Clashes had increased even before the killing of Hamami across rebel-held territory in northern Syria. The ISIL appears more fanatical than even al-Nusra. It has produced footage of its executions of captured leaders of rival rebel groups allegedly guilty of corruption. And there have been other recent examples of internecine violence. In early July, near the Syrian-Turkish border, heavy fighting broke out between a local moderate group and a rival Islamist cell that resulted in dozens of casualties and the beheading of the Islamist leaders involved.
ISIL, with the approval of al-Qaeda’s leadership, has, unlike al-Nusra (and as its name suggests), expanded its Islamist vision to include practically all the lands of the traditional “Fertile Crescent.” It also appears better organized than al-Nusra and has successfully expanded its influence across quite a lot of rebel-held northern Syria. This ambitious power play inevitably pitted the ISIL against many elements of the FSA, such as the Tawhid Brigade, affiliated with the FSA since last November and fighting in areas in and around the large northern Syrian city of Aleppo. An FSA commander claims that apparently prior to the Hamami killing, ISIL personnel had warned FSA-affiliated groups that the ISIL planned a complete take-over of rebel-held areas of Syria’s sprawling coastal province of Latakia.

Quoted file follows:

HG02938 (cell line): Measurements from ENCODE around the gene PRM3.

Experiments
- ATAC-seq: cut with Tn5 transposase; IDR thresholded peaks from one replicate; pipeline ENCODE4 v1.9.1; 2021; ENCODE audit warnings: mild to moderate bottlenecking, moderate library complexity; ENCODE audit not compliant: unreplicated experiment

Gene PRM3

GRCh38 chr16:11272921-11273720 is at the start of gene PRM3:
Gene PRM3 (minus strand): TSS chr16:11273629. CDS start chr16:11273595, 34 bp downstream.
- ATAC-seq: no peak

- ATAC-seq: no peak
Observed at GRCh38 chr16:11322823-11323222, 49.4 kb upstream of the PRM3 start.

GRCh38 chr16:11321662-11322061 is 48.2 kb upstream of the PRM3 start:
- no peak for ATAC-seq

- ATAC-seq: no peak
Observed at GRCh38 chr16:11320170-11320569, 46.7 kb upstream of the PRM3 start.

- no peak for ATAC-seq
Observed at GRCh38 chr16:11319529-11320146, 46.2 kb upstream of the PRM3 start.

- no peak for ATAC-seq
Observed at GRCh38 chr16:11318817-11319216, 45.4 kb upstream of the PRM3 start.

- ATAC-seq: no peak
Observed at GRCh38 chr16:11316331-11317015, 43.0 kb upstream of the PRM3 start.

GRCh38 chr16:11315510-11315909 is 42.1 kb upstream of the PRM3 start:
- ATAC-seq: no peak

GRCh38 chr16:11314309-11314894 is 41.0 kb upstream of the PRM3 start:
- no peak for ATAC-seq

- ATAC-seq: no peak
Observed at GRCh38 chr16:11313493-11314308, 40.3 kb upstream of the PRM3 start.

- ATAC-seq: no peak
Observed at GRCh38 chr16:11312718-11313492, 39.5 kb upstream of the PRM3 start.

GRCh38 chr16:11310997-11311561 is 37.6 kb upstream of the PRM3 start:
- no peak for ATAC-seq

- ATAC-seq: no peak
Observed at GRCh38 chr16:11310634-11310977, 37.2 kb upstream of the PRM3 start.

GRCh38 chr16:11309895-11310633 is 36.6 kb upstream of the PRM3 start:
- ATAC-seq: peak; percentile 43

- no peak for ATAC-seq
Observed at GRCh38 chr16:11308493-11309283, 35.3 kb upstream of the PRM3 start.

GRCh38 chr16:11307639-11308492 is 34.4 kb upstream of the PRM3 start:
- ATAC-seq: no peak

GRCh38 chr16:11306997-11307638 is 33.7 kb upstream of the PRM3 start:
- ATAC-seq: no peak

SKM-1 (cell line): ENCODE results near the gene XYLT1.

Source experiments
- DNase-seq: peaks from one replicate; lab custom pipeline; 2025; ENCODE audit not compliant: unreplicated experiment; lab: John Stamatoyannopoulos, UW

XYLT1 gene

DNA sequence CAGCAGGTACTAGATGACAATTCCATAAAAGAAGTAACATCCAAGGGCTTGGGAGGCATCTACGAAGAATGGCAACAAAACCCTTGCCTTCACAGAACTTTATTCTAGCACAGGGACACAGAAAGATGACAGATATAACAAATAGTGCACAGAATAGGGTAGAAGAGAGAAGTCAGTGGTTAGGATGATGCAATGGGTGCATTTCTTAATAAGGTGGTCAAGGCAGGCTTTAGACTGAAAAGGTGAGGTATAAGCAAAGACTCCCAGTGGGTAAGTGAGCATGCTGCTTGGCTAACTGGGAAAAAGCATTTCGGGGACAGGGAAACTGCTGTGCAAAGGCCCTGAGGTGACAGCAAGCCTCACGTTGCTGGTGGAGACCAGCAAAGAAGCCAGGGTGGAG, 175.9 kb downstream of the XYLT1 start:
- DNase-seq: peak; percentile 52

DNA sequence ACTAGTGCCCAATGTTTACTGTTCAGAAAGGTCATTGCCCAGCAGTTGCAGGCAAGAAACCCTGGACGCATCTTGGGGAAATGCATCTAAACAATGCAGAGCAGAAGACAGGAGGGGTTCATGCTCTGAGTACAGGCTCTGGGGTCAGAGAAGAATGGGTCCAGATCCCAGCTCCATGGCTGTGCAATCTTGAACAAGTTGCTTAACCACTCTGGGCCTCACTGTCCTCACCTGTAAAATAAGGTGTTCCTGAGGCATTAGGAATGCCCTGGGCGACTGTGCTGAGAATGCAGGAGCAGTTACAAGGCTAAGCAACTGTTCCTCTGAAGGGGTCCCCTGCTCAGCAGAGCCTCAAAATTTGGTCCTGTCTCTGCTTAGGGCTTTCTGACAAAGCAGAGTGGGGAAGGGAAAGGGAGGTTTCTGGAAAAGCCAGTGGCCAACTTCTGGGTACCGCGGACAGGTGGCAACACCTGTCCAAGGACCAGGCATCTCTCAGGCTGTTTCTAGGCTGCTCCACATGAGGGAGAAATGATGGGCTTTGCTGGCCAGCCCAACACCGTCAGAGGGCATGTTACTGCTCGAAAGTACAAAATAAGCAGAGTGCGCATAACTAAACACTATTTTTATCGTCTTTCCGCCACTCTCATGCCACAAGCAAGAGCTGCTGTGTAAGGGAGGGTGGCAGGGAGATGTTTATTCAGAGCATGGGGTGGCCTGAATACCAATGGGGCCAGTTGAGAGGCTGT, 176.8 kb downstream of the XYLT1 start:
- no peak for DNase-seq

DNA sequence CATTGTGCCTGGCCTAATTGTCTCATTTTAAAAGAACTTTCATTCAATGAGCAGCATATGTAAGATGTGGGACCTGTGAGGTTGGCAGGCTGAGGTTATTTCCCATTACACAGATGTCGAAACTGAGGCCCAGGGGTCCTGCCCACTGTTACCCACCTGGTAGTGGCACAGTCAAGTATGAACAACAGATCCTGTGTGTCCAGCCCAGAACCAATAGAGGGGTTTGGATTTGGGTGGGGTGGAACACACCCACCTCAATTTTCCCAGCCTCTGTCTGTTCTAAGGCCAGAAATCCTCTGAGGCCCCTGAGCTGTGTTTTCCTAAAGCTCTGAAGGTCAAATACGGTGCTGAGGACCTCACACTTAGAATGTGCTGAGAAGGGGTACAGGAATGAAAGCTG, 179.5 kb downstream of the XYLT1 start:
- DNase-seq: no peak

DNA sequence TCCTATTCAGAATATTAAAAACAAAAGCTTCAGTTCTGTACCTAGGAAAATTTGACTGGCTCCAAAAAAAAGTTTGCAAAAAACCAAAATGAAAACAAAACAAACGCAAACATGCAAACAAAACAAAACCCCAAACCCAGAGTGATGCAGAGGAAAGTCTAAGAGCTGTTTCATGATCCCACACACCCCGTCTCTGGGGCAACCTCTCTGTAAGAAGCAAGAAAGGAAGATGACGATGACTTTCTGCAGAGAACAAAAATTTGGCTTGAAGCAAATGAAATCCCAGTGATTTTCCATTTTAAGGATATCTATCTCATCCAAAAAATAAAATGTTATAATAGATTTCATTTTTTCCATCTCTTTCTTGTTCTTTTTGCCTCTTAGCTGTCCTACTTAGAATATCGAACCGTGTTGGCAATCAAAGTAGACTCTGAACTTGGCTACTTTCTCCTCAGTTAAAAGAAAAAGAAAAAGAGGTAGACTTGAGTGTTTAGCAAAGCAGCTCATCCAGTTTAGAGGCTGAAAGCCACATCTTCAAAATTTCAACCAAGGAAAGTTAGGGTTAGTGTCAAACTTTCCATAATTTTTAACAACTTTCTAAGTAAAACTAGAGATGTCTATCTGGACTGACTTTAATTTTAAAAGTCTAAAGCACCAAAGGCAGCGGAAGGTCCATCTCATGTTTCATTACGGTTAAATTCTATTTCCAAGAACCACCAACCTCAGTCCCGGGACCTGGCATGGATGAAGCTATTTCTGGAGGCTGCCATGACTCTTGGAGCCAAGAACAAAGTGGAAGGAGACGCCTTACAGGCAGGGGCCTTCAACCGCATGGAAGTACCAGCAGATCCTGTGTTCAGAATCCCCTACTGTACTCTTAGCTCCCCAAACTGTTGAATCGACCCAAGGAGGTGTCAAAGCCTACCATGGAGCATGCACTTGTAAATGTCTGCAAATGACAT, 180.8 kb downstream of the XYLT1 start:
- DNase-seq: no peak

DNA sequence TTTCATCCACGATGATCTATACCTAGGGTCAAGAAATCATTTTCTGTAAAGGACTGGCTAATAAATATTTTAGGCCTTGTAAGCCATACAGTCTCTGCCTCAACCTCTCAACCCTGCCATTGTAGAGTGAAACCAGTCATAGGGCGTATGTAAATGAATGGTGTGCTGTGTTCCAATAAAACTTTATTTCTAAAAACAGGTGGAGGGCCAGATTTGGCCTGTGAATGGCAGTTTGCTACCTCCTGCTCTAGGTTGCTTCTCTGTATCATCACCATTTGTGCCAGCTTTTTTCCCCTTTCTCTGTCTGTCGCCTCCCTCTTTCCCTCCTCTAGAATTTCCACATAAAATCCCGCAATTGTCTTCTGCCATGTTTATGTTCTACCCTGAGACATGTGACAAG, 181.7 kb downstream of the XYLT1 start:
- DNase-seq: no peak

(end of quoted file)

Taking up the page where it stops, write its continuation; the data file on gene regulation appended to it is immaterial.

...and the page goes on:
Even worse, one ISIL source reportedly has claimed that the entire FSA is now regarded as heretical and an enemy of this burgeoning new extremist grouping. FSA sources indicate they will retaliate harshly.
I warned last month that US and Western plans to provide arms to “vetted” moderate rebel groups would have to be implemented quickly to forestall regime efforts to gain increased military advantage before they arrive. I also noted how regime gains over the past two months already have made moving arms among vetted groups inside Syria more difficult. Yet, no substantial arms shipments seem to have arrived a month later, and politicians in both Washington and London have been attempting to block them.